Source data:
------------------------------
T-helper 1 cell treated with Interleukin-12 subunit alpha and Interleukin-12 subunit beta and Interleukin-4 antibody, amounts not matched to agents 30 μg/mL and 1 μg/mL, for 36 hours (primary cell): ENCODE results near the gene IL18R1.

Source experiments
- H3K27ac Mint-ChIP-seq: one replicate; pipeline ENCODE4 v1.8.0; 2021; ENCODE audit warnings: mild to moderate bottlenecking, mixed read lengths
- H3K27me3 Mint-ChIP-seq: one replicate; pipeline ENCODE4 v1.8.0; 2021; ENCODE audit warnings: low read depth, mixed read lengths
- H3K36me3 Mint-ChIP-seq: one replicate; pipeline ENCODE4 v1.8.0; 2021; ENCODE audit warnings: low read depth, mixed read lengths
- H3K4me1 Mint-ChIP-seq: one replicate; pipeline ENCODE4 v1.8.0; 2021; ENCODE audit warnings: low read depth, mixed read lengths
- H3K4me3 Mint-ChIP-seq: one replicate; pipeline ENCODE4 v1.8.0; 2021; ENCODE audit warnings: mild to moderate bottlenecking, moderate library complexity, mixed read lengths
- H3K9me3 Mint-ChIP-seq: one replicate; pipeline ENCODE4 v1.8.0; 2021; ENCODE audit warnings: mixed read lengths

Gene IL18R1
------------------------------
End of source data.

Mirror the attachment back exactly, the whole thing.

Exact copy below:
T-helper 1 cell treated with Interleukin-12 subunit alpha and Interleukin-12 subunit beta and Interleukin-4 antibody, amounts not matched to agents 30 μg/mL and 1 μg/mL, for 36 hours (primary cell): ENCODE results near the gene IL18R1.

Source experiments
- H3K27ac Mint-ChIP-seq: one replicate; pipeline ENCODE4 v1.8.0; 2021; ENCODE audit warnings: mild to moderate bottlenecking, mixed read lengths
- H3K27me3 Mint-ChIP-seq: one replicate; pipeline ENCODE4 v1.8.0; 2021; ENCODE audit warnings: low read depth, mixed read lengths
- H3K36me3 Mint-ChIP-seq: one replicate; pipeline ENCODE4 v1.8.0; 2021; ENCODE audit warnings: low read depth, mixed read lengths
- H3K4me1 Mint-ChIP-seq: one replicate; pipeline ENCODE4 v1.8.0; 2021; ENCODE audit warnings: low read depth, mixed read lengths
- H3K4me3 Mint-ChIP-seq: one replicate; pipeline ENCODE4 v1.8.0; 2021; ENCODE audit warnings: mild to moderate bottlenecking, moderate library complexity, mixed read lengths
- H3K9me3 Mint-ChIP-seq: one replicate; pipeline ENCODE4 v1.8.0; 2021; ENCODE audit warnings: mixed read lengths

Gene IL18R1